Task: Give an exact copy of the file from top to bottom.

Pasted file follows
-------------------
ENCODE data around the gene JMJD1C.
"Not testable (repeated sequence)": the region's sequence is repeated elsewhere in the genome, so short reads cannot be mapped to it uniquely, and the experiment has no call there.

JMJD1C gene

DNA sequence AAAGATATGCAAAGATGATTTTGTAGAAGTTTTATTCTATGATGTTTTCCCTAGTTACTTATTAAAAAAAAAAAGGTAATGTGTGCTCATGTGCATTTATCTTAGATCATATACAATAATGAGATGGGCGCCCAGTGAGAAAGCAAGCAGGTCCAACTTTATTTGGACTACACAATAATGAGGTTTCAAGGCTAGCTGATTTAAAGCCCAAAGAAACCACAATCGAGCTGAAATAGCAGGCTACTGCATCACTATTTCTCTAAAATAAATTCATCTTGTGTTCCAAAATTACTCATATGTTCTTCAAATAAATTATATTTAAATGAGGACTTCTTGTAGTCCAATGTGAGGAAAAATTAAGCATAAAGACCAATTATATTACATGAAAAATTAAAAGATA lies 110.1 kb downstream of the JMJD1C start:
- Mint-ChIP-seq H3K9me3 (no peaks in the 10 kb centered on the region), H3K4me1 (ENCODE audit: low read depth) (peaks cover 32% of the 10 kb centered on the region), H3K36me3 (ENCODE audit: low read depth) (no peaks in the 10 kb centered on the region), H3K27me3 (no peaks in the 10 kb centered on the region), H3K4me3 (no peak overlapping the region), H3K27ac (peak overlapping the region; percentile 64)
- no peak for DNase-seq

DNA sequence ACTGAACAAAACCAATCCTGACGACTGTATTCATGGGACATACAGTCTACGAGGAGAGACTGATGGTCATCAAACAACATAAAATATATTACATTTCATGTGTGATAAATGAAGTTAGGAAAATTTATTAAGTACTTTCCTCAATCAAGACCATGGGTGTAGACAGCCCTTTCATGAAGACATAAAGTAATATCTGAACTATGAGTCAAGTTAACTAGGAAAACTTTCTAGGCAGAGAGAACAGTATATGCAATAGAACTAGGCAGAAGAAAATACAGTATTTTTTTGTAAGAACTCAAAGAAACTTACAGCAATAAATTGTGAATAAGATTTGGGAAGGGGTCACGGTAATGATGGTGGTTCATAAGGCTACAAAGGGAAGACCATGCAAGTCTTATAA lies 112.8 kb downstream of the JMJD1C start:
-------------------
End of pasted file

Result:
ENCODE data around the gene JMJD1C.
"Not testable (repeated sequence)": the region's sequence is repeated elsewhere in the genome, so short reads cannot be mapped to it uniquely, and the experiment has no call there.

JMJD1C gene

DNA sequence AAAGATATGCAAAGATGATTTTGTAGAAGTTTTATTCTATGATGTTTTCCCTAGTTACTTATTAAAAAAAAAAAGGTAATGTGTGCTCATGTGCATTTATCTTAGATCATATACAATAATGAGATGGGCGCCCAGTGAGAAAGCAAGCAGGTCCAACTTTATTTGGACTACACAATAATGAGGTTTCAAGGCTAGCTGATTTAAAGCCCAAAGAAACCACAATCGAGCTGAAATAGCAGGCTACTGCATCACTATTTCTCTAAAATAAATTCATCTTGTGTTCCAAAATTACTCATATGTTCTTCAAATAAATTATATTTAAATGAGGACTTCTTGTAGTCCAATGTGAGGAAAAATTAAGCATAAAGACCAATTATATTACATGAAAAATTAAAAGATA lies 110.1 kb downstream of the JMJD1C start:
- Mint-ChIP-seq H3K9me3 (no peaks in the 10 kb centered on the region), H3K4me1 (ENCODE audit: low read depth) (peaks cover 32% of the 10 kb centered on the region), H3K36me3 (ENCODE audit: low read depth) (no peaks in the 10 kb centered on the region), H3K27me3 (no peaks in the 10 kb centered on the region), H3K4me3 (no peak overlapping the region), H3K27ac (peak overlapping the region; percentile 64)
- no peak for DNase-seq

DNA sequence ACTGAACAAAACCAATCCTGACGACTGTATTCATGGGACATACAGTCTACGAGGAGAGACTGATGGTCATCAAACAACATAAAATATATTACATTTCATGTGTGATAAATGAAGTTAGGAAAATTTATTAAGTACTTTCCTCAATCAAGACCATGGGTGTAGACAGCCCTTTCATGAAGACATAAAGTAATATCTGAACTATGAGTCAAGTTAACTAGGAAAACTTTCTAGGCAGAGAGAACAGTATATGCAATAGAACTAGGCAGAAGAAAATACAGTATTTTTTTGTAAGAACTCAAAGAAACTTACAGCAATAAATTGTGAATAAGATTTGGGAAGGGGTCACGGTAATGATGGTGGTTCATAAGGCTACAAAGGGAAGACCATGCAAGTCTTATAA lies 112.8 kb downstream of the JMJD1C start: